Albert Finney has died. He was one of the last great mid-century character actors, nominated for five Oscars—he was wonderful almost every time he appeared on screen and he had the good luck of becoming famous in his native Britain and in America as well. He was an artist, so it is fitting to turn our mourning to admiration for his achievements. So here are six distinguished roles from the second half of his career—there’s no better way to remember the man than by watching him at his craft.
Let’s start with his last role, in Skyfall, the 2012 Bond movie. Finney played a gruff Scotsman who knows Bond’s secret origins and helps him face down a modern-weapons system attack with an old-fashioned attitude: a double-barreled shotgun. It was a rare action role for Finney and a good valedictory turn, since it played to nostalgia and a sense of the solidity of old things.
In 2006, Finney played John Newton in Amazing Grace, a fine movie about a very important political struggle, the abolition of the slave trade in the United Kingdom. Newton was from youth a sailor in the slave trade and although he eventually became very successful at it, he left it behind after an epiphany. His religious conversion led him ultimately to be ordained an Anglican clergyman. He wrote the hymn“Amazing Grace,” and died just after seeing the abolition fight won by William Wilberforce, the subject of the movie.
(Finney also had a small role in a Ridley Scott romance in 2006, A Good Year, in which Russell Crowe, an investment banker, leaves London to take up Finney’s vineyard in Provence. It is a neglected movie, but it’s fun and lovely and devoid of anything sordid. I recommend it!)
In 2003, Finney got his fifth and final Oscar nomination for his role in Tim Burton’s loveliest movie, Big Fish. Finney plays an old man who has to defend himself in front of his now-grown up son, played by Billy Crudup, for having told tall tales all his life and for being a rather neglectful father. The man’s self-defense turns out to be a remembrance of what was wonderful in early 20th century America, the adventures it made possible, and the innocence, too. It is a rare work of selective nostalgia and it is especially touching since the young version of Finney is played by an actor who resembles to his style very well, Ewan McGregor. In a sense, you get young and old Albert Finney in parallel, and you can see most clearly his defining positive quality, innocent or earnest exuberance.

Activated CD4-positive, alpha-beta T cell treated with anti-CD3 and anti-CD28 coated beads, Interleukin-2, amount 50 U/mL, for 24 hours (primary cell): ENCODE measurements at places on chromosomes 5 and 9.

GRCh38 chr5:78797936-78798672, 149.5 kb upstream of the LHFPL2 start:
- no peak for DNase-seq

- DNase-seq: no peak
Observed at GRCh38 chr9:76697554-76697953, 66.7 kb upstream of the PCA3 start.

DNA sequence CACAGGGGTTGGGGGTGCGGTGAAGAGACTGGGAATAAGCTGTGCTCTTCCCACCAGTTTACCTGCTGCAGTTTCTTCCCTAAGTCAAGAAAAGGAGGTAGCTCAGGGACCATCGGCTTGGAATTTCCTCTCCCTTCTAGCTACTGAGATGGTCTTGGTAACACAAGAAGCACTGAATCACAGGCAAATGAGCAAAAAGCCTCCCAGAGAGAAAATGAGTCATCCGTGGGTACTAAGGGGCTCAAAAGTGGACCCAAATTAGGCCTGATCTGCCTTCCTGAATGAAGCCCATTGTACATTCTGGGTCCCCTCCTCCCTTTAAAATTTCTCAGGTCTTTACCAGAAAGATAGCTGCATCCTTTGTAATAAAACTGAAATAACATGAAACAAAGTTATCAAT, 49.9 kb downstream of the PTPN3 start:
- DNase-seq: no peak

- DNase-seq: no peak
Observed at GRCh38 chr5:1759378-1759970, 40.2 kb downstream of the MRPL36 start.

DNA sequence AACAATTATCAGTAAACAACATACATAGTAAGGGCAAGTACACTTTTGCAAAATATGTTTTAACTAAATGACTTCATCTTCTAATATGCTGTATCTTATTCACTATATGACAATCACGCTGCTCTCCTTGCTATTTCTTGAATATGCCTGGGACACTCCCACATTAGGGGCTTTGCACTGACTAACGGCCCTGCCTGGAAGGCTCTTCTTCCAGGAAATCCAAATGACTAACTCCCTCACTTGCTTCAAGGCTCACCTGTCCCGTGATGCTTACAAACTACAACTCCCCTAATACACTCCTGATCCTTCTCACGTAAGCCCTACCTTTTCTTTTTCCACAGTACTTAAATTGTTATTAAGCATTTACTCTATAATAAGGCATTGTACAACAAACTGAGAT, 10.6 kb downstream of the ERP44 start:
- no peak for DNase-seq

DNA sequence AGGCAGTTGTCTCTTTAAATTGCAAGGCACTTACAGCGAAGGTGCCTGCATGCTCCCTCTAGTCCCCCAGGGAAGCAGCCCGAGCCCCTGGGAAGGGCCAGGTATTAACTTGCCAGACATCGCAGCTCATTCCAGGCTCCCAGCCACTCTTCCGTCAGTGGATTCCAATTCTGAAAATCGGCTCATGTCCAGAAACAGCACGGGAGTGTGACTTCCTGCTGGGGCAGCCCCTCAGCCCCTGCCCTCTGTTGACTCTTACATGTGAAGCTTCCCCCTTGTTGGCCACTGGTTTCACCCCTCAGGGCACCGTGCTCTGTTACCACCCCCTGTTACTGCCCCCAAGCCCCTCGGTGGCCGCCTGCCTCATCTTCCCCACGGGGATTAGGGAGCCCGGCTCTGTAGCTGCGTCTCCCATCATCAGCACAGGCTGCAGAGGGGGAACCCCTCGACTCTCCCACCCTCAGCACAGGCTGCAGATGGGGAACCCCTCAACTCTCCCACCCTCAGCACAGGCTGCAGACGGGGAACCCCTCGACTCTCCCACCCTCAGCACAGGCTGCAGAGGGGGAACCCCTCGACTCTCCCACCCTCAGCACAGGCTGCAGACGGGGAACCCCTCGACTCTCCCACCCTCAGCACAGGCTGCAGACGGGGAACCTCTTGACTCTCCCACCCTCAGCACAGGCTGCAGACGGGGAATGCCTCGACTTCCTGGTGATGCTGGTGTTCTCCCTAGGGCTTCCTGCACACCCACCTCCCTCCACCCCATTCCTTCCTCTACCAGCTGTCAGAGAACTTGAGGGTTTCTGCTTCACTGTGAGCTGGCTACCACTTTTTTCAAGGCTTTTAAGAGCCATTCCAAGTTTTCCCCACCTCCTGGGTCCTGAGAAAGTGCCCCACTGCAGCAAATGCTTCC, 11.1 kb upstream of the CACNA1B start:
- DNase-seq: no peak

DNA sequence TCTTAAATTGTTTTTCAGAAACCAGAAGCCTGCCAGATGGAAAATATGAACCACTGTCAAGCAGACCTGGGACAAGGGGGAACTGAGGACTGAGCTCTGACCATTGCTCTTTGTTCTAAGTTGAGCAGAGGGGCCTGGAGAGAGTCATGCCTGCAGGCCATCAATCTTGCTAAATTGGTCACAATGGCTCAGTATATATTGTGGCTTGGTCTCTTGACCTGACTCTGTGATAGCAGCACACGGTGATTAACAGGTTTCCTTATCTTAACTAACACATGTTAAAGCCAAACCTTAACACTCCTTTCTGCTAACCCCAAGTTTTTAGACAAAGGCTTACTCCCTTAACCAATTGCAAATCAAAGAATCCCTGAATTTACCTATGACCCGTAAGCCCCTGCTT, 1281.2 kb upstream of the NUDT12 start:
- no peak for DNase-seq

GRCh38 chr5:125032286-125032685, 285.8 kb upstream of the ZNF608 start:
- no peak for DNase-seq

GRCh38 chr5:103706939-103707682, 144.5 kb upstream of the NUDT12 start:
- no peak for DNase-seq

Just before that, in 2002, Finney played Winston Churchill in The Gathering Storm, an HBO production, taking its story and title from the first volume in Churchill’s grand history of World War II, dealing with his return to government after a long exile—and the beginning of the war. This has got to be our most sentimental cinematic Churchill, and an unusually good one. The movie is worth seeing not just because it’s sentimental—but because many true things are concealed in the sentimentality.
In 1996, the remarkable Polish director Agnieszka Holland directed Finney in an adaptation of Henry James’s wise novel Washington Square. It is an unjustly neglected story that concerns the crisis a young woman (played by Jennifer Jason Leigh) faces when her father (Finney) disapproves of her lover (played by Ben Chaplin). Finney gives a particularly subtle characterization, playing a doctor who’s both an example of the Enlightenment and of upward mobility. The conflict between theory and respectability in this self-made man destroys his daughter’s chances for happiness—as all Henry James’ stories, it has no happy end to recommend it, only wit and a sophisticated attention to love. To round out the cast, there’s also Dame Maggie Smith playing the girl’s aunt, who encourages her rather reckless suit of love.
Finally, let’s go back to 1990 and my favorite among Finney’s many wonderful roles: Leo, the aristocratic gangster in the Coen Brothers one attempt to depict philosophy, Miller’s Crossing. It’s a gangster story set before WWII, in a typical small American town, during Prohibition, but it’s also the setting for a remarkable confrontation. Finney plays a gangster who has won almost everything by way of respectability and not a little glamour. He dresses like an aristocrat and lives in a palace, he rules from behind the scenes, and he shows a lot of nobility—especially contrasted with the porcine upstart who undertakes a sort of civil war against him.
Finney was born in 1936 and came to acting after the Golden-Age Hollywood stars had died or retired, but before the celebrities of our own time had arrived. He was part of the mid-century, when acting talent relied on characterization for its legitimacy. He was nominated for five Academy Awards, but the movies that earned him the nominations are nowhere near his best. The above suggestions, although they only cover the latter half of his career, offer entertainment with a touch of greatness, with stories—and performances—worth remembering.
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